This Kurdish asylum seeker Raman then received notice that “the prosecutor reserves the right to request deportation” in December 2022. The proposed penalties also include jail time and a fine, demonstrating the seriousness with which the Danish judicial system is treating this case, while collaborating with a regime that is hanging its protesting citizens on a weekly basis. Moreover, over the past two years, Raman’s family has consistently been contacted by Merîwan-based Iranian government institutions, regarding their son’s social media usage, to which they have received cautionary messages and even threats.

Raman Nasirizadeh is due to appear in court in Copenhagen on June 27, 2024, for the charges against him, according to the most recent notification from the Copenhagen Prosecutor’s Office. The possibility of his deportation to Iran raises serious concerns because it would put his life in danger due to the seriousness of the charges and indictment made against him and the influence of the Iranian state.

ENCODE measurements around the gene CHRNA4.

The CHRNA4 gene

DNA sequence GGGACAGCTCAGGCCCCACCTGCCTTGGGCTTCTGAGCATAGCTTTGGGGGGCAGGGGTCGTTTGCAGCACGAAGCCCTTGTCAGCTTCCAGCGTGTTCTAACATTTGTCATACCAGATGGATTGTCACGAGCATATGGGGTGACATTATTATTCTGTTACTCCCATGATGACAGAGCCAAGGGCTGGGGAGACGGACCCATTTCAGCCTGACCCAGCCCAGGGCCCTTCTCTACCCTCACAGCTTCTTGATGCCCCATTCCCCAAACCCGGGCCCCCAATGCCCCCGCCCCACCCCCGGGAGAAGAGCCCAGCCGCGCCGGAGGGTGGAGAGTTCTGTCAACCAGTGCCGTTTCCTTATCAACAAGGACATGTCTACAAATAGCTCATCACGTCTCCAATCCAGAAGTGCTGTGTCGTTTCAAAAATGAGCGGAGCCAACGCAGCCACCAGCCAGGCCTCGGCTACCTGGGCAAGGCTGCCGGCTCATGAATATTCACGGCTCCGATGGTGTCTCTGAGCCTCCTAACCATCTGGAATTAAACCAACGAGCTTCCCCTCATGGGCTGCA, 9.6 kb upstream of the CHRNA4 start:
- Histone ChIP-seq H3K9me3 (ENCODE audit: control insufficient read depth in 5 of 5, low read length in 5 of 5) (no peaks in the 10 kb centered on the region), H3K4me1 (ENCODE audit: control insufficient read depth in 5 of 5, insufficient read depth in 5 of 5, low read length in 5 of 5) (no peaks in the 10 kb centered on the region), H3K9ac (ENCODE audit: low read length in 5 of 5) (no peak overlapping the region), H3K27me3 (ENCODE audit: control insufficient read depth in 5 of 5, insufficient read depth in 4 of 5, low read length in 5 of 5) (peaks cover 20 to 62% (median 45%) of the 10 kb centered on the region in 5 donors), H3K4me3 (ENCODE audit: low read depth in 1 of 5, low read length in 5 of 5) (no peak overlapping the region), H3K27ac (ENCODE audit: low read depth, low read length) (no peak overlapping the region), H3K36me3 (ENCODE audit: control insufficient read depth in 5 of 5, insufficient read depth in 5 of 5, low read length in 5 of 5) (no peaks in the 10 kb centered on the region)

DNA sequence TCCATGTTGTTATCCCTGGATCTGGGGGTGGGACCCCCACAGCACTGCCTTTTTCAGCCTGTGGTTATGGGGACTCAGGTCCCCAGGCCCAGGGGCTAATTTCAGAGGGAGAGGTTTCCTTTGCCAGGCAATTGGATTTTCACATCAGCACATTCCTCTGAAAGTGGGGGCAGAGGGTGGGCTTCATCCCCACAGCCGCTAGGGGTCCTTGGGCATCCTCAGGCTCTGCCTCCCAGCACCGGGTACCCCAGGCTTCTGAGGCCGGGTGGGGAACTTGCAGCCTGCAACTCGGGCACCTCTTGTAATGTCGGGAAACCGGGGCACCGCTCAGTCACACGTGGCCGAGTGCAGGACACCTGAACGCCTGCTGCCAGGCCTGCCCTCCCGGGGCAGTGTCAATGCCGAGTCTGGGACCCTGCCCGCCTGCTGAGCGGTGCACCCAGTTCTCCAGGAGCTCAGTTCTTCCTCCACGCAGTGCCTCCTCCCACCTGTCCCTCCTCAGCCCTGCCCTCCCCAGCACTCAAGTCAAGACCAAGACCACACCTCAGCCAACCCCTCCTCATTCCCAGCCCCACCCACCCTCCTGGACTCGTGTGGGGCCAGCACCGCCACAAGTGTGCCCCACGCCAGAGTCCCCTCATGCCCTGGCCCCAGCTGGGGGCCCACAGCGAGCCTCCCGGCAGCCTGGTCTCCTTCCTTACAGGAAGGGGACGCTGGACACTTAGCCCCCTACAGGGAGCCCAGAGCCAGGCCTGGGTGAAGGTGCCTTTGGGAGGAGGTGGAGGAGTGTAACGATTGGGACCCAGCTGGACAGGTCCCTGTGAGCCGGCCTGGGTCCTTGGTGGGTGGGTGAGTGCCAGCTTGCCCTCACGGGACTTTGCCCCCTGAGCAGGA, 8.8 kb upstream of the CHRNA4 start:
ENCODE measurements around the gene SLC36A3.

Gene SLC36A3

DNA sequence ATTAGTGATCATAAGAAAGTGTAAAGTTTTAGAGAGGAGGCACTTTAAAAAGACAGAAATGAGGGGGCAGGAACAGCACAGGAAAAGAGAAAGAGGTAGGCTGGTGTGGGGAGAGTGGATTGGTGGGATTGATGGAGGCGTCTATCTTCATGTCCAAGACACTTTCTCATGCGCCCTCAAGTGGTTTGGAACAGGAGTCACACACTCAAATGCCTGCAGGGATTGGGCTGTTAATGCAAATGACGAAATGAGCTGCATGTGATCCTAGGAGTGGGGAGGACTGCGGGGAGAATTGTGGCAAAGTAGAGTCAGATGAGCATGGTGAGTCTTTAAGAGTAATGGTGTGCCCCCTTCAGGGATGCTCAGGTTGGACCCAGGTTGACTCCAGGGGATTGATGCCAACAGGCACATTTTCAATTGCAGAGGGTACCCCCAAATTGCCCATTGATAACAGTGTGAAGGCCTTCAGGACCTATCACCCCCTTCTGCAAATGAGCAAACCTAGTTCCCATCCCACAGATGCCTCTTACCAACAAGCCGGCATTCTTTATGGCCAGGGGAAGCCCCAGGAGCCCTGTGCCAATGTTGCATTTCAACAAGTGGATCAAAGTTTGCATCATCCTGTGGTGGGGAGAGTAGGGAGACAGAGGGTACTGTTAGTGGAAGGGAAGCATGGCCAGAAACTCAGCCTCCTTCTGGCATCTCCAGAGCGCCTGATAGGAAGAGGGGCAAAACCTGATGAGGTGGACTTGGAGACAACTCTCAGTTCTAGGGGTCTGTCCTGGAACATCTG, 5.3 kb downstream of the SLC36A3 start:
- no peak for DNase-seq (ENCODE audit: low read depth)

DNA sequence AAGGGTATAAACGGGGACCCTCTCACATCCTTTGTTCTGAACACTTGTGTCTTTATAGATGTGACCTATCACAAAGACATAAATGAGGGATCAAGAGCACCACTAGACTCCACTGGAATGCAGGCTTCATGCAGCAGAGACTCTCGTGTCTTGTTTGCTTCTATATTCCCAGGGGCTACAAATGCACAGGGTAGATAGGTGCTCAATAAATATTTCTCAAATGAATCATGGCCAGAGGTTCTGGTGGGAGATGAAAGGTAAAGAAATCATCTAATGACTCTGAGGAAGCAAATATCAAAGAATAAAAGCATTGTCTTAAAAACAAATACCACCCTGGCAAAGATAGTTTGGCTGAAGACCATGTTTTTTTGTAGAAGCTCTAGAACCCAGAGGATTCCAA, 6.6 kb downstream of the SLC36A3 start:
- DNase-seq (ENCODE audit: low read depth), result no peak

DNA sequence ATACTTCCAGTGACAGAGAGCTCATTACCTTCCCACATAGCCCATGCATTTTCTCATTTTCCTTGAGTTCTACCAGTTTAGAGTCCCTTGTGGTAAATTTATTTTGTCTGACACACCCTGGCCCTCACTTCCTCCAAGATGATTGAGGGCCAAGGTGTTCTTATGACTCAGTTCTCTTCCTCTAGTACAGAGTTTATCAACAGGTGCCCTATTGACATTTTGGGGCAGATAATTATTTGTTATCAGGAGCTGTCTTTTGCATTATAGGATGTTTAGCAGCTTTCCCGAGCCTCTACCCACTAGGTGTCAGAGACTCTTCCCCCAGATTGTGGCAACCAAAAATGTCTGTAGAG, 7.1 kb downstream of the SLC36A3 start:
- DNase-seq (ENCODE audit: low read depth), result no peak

In accordance with international asylum law and the European Convention on Human Rights, any expulsion or deportation of refugees, particularly those with political refugee status, must align with established human rights standards. The European Court of Human Rights asserts that signatory states to the Human Rights Convention must comprehensively recognize all potential risks associated with expulsion and deportation, and if such action endanger the lives and safety of refugees, they must be swiftly halted. In the case of Iran, such a danger is self-explanatory, as the murderous regime in Iran formerly executes more prisoners than perhaps any state on earth.

Similar to the strategies used against Kurdish activist families in Rojhilat, the Iranian state increases its pressure and threats against any dissenting voices in the diaspora, as a way to reduce their influence inside their borders and to show off their power and long hands throughout Europe. But the West must not allow such intimidation to continue and must stand firmly behind the voices for democracy in Iran.

Illegitimacy & Criminality